International Beef Trade Situation Improving

January 13, 2016 04:30 PM

The latest international trade data for November confirms that the trade picture for beef and cattle is recovering from the dramatic changes in recent months. 
By: Derrell Peel, Oklahoma State University Extension 

A variety of factors contributed to the adjustments in beef and cattle imports and exports late in 2015.

November beef imports were down 26.6 percent year over year, the second monthly decrease following a 12.9 percent year over year decrease in October.  Total beef imports for the first eleven months of 2015 are still up 19.7 percent.  Beef imports were down most dramatically from Australia, with November imports 43.5 percent lower than one year earlier.  For the year to date, imports of Australian beef are up 25 percent year over year.  Australian imports dropped sharply in the fourth quarter in part because Australia reached their import quota limit and faced increased over-quota tariffs.  Australia will start over with a new quota in 2016 but there is reason to expect beef imports from Australia to decrease sharply in 2016.  Low cattle numbers and improved drought conditions in some regions of Australia will likely restrict beef exports from the country this year.  November beef imports were also down from Canada and New Zealand compared to last year.  Beef imports from Mexico continue higher, year over year, but at a slower pace in October and November compared to earlier in the year.  The four major import sources of Australia, New Zealand, Canada and Mexico, accounted for 87.3  percent of total beef imports with Brazil, Uruguay and Nicaragua each accounting for less than five percent of total imports.

Though U.S. beef exports are down 12.3 percent for the year to date, November beef exports closed the gap, with monthly exports down a scant 0.8 percent from one year ago. November exports were up in several major markets including Mexico, up 11.8 percent following a 13 percent increase in October; Hong Kong, up 7.8 percent; South Korea, up 7.6 percent; and Canada, up fractionally compared to last year.  Beef exports to Japan remain very weak, down 28.8 percent compared to November one year ago.  The top five beef export destinations of Japan, Mexico, Canada, South Korea, and Hong Kong make up 81.9 percent of year to date beef exports, with Taiwan and a host of smaller markets making up the balance of beef exports.

Live cattle imports also adjusted in November, especially from Mexico.  Cattle imports from Mexico were down 29.7 percent, reducing the year to date total to a 10.2 percent increase year over year.    Total cattle imports from Canada were down 58.9 percent year over year in November, with the year to date total down 31.1 percent.  Year to date Canadian cattle imports through November are made up of roughly 44 percent feeder cattle and 56 percent slaughter cattle.  Total feeder imports from Mexico and Canada are down 1.3 percent through November while slaughter cattle imports (from Canada) are down 35.5 percent year over year.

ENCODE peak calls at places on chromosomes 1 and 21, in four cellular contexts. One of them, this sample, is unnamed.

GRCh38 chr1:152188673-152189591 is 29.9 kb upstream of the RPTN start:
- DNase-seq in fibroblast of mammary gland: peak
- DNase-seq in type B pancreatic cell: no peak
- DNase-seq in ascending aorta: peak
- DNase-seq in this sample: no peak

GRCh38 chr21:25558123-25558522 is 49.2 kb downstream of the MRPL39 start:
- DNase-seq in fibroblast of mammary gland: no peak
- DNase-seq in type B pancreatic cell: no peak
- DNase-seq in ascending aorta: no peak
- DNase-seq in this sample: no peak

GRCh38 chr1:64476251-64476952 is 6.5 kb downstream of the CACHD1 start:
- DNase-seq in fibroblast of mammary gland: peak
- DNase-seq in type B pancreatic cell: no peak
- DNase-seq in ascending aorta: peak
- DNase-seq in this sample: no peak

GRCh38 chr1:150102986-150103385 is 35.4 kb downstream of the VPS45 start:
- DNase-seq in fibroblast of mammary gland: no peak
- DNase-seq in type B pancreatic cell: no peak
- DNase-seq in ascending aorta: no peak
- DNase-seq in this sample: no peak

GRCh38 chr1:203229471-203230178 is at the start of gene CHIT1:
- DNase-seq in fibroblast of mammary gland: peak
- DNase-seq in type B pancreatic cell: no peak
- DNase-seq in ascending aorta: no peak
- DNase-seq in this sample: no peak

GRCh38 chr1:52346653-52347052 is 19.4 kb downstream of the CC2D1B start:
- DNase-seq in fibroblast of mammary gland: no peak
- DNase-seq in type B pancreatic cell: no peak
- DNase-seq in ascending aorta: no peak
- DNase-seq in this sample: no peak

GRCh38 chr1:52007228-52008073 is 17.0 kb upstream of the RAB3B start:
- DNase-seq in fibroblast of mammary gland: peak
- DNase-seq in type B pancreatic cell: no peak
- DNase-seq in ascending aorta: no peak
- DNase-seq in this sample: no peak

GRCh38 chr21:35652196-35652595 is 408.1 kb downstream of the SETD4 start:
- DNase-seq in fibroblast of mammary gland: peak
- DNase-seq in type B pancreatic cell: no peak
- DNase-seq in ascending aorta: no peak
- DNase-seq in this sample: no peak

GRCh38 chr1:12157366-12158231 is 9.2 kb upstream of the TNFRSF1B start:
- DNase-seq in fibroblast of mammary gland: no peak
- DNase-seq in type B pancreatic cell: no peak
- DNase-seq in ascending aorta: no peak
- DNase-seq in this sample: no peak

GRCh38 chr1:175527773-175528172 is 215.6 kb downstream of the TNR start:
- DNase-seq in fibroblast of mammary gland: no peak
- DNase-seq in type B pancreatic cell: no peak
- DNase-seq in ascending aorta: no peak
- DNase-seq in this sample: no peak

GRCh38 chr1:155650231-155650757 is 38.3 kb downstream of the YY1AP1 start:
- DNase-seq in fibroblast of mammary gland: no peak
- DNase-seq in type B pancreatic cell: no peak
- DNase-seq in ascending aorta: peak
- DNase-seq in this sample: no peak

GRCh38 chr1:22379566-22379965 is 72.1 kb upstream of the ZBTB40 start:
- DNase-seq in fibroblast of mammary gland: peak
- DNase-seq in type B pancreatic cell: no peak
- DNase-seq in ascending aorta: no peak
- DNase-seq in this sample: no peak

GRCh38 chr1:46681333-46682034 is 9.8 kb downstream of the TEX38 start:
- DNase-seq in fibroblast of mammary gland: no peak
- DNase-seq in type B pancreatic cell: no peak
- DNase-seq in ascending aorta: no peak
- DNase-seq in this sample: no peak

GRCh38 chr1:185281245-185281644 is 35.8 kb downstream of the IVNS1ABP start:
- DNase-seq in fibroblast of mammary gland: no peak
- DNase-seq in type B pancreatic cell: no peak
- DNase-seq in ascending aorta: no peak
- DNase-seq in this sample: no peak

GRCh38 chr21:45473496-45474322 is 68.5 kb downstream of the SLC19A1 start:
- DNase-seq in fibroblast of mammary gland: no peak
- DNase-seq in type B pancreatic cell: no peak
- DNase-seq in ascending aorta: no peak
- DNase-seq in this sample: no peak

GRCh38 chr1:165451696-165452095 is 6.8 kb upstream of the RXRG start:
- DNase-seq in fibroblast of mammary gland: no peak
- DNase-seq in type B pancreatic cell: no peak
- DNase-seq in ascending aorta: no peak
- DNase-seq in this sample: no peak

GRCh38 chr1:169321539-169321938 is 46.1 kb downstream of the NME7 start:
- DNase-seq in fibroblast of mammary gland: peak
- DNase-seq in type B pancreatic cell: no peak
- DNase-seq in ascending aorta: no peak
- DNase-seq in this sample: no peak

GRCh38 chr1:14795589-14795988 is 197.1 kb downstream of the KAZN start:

The changes in beef and cattle trade going into 2016 are driven primarily by the adjustments in beef and cattle prices in late 2015.  For several months there has been much discussion about the impact of the strong dollar on trade.  The current adjustments are occurring despite a continued strong dollar and remind us that exchange rates can exaggerate or reduce market signals but are not, at least not in the case of beef at this time, the principal market signal.  The strong dollar is likely to continue in 2016 and will continue to marginally stimulate beef imports and restrict beef exports.  Despite this impact, beef imports are projected to decrease 12 to 15 percent in 2016.  Beef exports will recover more slowly and are projected to be more or less unchanged in 2016 after dropping sharply in 2015.

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Spell Check

Linn, MO
1/14/2016 06:48 AM

  The fallacy of your opinion is due to your reliance on trade data generated by our government. One only has to look at the data released by USDA and associated trade reporting organizations to discover that they don't have a clue. Market manipulation by Meat Packing Cartel caused our current situation in beef industry.


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